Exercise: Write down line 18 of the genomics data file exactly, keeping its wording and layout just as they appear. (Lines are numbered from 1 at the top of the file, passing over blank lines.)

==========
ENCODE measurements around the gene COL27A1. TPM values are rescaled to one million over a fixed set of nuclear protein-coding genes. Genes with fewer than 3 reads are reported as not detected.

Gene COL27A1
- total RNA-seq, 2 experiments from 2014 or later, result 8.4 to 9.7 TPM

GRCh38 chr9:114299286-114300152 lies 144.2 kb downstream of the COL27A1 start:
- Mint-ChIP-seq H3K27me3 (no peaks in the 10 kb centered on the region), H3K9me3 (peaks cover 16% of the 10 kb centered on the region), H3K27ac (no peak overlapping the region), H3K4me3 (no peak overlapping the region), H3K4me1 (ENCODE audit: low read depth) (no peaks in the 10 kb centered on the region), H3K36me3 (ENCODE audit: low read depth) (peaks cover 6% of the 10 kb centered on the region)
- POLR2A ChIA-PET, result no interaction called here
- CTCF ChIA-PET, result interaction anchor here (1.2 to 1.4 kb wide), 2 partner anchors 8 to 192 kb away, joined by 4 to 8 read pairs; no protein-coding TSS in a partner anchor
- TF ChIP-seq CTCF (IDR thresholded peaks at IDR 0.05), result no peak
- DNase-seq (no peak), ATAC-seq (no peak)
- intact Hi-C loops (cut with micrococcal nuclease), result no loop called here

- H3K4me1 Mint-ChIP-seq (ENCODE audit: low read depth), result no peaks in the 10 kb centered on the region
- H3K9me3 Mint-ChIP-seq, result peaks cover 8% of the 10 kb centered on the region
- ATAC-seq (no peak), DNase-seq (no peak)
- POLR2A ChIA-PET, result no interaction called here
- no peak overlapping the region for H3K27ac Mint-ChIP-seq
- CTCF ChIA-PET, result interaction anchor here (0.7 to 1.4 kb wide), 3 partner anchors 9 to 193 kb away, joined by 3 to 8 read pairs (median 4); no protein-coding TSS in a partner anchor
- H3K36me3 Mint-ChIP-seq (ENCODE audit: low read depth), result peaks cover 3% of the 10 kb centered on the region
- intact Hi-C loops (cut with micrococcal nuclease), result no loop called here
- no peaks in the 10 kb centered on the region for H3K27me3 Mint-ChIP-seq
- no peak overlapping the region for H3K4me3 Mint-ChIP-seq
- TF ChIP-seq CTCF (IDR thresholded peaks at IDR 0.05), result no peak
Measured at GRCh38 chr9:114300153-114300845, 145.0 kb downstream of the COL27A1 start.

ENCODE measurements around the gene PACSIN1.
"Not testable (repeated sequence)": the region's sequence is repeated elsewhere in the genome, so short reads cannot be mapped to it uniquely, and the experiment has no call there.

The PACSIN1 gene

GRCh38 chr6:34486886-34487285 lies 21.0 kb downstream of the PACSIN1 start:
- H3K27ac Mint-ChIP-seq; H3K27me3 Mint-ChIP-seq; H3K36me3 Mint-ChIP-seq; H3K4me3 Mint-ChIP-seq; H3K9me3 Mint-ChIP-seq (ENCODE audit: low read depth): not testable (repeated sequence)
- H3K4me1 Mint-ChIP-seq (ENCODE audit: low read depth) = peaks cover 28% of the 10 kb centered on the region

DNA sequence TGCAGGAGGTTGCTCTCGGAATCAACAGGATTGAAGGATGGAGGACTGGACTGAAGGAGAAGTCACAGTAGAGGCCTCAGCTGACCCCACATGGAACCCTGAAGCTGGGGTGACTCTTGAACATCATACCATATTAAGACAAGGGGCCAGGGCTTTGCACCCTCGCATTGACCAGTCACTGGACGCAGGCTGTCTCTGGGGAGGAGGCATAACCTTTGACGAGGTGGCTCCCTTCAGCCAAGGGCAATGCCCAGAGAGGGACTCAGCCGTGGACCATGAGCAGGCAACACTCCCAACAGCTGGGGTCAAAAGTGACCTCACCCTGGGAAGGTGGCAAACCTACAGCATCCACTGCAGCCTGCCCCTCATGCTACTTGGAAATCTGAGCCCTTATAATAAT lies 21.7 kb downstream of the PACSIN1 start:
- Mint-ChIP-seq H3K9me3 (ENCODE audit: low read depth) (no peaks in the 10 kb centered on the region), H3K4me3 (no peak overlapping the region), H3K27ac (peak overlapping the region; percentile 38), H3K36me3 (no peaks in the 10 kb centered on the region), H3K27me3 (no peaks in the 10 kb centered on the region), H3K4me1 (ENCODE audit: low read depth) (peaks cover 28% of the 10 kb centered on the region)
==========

- intact Hi-C loops (cut with micrococcal nuclease), result no loop called here